Fluoroquinolone monotherapy has been a first-line recommendation for the empiric treatment of hospital ward patients in several versions of the CAP guidelines [1, 3]; however, the 2007 IDSA/ATS guidelines were the first to specify a levofloxacin dose of 750 mg daily [1]. The reason was not explicitly stated; however, the rationale for this recommendation can be surmised from recent PK-PD and clinical literature touting the benefits of levofloxacin 750 mg daily [2]. Fluoroquinolones are considered to be concentration-dependent antibiotics, meaning higher drug concentrations result in greater rates and extent of microbial killing [7, 8]. Favorable outcomes have been associated with Cmax/MIC, though the pharmacodynamic parameter most commonly correlated with antibiotic efficacy is the 24-hour area under the curve/MIC (AUC24/MIC) ratio [9, 10]. For Gram-positive infections, the optimal AUC24/MIC is 30 to 40 [11].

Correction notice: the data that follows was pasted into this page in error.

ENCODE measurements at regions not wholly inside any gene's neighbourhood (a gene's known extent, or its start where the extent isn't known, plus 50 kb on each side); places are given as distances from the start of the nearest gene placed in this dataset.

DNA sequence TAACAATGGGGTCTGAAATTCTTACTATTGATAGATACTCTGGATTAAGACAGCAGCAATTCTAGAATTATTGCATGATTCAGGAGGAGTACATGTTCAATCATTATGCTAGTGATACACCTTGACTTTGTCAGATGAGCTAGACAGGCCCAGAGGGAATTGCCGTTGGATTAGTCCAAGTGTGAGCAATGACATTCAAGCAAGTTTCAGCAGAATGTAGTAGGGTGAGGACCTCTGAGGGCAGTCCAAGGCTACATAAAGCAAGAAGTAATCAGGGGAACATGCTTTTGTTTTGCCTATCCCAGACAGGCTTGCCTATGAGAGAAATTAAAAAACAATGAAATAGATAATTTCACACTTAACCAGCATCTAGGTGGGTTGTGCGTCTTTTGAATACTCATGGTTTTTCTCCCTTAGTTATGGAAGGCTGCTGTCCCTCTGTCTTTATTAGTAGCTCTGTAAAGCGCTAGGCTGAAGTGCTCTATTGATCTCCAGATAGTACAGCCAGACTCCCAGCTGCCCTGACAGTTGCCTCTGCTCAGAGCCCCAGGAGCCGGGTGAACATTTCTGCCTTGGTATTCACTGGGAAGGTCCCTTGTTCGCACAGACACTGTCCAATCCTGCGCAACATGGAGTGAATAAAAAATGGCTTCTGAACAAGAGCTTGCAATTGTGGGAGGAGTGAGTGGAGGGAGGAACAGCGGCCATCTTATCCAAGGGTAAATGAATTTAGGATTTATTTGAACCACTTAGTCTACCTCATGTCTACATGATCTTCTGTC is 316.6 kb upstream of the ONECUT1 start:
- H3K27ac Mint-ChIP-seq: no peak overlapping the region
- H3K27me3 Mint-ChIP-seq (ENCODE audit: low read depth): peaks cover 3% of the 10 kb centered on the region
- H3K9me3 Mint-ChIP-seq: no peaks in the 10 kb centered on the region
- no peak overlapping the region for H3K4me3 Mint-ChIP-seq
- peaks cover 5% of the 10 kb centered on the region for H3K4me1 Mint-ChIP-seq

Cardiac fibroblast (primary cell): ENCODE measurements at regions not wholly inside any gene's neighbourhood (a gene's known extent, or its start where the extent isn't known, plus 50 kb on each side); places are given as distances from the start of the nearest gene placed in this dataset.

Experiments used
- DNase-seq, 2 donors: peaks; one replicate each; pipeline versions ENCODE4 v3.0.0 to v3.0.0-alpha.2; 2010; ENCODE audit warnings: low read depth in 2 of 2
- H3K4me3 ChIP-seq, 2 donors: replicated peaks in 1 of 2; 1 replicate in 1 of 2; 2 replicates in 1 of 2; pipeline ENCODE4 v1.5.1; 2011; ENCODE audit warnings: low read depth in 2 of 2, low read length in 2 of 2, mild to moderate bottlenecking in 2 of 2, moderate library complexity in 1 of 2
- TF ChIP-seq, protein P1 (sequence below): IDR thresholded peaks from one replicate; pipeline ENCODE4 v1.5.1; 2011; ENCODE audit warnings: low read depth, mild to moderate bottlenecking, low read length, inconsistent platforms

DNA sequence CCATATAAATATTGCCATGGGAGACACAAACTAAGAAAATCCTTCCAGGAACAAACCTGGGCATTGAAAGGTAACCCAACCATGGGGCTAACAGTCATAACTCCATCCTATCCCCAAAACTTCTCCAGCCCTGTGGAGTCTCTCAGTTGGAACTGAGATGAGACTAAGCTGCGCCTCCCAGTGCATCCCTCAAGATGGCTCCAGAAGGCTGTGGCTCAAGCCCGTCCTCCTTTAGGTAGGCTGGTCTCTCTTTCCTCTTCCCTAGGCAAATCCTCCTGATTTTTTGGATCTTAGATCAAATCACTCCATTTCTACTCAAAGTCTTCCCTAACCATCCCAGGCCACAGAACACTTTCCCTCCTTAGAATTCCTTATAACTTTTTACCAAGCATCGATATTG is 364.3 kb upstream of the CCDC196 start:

The approved dosing regimens for levofloxacin in CAP are 500 mg daily for 7-14 days or 750 mg daily for 5 days. An in vitro study by Lister examined the pharmacodynamics of levofloxacin 500 mg and 750 mg against wild type S. pneumoniae strains and ciprofloxacin resistant strains [12]. In organisms that exhibited a higher MIC50, the 750 mg dose eradicated the infective organism more effectively than the 500 mg dose [12]. Dunbar et al. performed a multicenter, randomized, double-blind investigation comparing levofloxacin 750 mg daily for 5 days vs. levofloxacin 500 mg daily for 10 days in patients with mild to severe CAP [13]. Levofloxacin 750 mg daily demonstrated comparable efficacy to 500 mg daily in clinical success rates, with similar results seen in a subgroup analysis of PSI class III/IV patients [14], as well as in elderly patients [15]. However, in comparison to levofloxacin 500 mg, levofloxacin 750 mg was associated with a significantly shorter time to fever reduction, faster resolution of purulent sputum and a trend towards more rapid IV to PO conversion with no significant increases in adverse events [13, 14, 16, 17]. Few studies have examined different dosage regimens of moxifloxacin, though one demonstrated increased efficacy for 400 mg vs. 200 mg [18].